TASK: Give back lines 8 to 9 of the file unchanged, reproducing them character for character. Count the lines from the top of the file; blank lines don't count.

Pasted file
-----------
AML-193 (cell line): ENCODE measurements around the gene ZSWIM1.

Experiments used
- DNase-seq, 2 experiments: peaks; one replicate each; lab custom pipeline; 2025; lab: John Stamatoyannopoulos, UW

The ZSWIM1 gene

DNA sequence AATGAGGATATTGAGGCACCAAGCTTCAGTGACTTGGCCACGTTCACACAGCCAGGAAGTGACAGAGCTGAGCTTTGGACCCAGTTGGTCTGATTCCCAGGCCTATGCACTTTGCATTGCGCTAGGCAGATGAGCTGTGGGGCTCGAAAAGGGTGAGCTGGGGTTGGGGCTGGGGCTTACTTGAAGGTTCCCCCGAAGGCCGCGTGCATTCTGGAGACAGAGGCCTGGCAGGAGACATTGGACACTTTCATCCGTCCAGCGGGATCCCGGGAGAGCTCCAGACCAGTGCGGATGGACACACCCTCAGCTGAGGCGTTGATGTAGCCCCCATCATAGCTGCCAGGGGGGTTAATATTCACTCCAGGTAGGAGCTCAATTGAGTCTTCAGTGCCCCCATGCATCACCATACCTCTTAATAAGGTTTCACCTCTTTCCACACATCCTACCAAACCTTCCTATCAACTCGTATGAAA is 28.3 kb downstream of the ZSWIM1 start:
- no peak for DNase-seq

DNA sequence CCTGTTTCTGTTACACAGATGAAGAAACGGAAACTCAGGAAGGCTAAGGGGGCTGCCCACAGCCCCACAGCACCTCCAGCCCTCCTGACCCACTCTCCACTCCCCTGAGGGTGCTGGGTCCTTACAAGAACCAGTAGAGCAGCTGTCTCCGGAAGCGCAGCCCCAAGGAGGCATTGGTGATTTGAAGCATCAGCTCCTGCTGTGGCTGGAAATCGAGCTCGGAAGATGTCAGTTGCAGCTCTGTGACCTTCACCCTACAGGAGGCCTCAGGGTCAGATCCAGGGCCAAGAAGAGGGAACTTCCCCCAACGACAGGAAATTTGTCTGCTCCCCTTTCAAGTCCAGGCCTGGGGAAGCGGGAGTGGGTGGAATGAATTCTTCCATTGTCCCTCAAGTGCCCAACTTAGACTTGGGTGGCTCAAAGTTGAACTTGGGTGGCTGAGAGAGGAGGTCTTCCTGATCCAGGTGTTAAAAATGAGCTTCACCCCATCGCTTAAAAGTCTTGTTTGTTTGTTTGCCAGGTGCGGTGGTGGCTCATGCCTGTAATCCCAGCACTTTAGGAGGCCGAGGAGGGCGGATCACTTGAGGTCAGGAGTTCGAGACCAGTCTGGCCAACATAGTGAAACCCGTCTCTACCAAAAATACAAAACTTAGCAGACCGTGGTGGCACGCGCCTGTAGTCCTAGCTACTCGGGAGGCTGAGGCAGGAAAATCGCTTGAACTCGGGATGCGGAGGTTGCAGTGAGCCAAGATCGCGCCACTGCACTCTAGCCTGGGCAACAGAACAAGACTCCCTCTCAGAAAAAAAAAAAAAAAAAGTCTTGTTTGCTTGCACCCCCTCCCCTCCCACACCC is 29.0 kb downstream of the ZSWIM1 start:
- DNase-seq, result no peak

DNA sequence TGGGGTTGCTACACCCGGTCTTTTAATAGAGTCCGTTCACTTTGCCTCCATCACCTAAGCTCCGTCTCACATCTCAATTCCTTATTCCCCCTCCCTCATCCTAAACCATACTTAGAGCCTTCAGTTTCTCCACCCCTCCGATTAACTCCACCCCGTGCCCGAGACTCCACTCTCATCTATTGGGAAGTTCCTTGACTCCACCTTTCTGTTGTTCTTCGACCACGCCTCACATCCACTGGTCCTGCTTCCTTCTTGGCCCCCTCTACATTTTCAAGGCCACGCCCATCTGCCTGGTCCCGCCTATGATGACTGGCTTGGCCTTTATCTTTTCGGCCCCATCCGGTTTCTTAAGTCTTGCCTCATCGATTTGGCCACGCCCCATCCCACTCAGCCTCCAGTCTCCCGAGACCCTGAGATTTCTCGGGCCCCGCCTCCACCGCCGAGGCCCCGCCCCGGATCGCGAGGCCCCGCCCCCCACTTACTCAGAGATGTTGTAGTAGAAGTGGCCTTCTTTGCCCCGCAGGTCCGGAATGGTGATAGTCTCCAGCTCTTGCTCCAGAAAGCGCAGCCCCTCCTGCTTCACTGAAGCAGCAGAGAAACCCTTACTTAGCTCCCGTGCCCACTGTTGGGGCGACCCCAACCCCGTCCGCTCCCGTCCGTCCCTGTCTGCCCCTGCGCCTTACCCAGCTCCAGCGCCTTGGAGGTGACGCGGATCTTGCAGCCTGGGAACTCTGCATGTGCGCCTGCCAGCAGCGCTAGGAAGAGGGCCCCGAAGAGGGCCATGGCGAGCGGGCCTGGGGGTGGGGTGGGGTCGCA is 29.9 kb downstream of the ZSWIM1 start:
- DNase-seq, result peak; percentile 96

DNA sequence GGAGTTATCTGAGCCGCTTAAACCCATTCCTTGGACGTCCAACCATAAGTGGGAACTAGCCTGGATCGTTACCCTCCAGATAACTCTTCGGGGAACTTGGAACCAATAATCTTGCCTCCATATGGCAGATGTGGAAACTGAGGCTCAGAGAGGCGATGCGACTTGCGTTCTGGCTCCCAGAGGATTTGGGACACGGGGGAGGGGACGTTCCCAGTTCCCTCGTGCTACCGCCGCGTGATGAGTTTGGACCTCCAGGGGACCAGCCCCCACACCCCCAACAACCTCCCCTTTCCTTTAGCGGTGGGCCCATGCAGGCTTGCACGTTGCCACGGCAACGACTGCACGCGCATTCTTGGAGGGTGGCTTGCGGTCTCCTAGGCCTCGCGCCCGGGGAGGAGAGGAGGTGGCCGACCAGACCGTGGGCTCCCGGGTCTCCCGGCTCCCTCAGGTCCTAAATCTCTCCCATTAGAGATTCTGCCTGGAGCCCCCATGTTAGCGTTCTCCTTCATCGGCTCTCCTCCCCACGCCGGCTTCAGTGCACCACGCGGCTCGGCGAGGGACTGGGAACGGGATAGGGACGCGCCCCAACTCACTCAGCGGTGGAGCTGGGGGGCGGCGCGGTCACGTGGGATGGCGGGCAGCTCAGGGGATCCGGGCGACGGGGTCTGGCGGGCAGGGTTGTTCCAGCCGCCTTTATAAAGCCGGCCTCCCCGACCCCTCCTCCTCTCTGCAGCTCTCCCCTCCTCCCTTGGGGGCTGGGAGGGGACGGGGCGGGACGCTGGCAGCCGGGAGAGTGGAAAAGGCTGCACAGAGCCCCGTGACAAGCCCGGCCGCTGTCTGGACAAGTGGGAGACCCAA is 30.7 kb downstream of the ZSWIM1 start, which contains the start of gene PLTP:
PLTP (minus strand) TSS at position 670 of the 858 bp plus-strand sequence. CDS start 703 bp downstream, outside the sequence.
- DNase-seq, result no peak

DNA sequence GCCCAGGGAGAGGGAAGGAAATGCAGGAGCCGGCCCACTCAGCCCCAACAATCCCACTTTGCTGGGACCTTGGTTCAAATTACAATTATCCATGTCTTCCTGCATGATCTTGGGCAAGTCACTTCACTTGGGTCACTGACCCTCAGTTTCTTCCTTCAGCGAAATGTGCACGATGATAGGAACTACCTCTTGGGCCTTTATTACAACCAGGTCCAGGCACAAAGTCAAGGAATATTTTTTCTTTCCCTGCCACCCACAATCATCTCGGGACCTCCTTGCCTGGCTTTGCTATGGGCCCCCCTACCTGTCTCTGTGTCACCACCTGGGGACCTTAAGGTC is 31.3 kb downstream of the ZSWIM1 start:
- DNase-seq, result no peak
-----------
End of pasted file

- DNase-seq, result no peak

DNA sequence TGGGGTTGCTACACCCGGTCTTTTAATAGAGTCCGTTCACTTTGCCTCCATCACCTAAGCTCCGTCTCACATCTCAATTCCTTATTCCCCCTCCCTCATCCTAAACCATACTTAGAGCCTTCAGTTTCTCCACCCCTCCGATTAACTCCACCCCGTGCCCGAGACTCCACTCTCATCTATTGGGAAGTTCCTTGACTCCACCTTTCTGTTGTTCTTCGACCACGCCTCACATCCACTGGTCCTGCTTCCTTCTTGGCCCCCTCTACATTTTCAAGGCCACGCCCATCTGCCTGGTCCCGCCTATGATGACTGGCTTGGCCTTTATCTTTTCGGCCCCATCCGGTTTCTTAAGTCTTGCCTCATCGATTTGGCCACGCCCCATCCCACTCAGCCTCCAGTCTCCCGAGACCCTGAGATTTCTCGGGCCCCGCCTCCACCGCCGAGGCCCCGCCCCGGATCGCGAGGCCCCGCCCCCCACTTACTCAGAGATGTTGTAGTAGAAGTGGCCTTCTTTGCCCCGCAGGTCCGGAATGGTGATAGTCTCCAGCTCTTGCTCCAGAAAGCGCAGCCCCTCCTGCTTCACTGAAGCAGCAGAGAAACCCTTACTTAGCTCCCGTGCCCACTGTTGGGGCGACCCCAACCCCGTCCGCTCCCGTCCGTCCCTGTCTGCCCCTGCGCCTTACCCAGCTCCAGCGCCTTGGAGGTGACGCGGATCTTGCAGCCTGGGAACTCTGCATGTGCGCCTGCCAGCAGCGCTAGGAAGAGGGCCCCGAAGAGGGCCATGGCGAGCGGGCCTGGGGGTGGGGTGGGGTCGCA is 29.9 kb downstream of the ZSWIM1 start: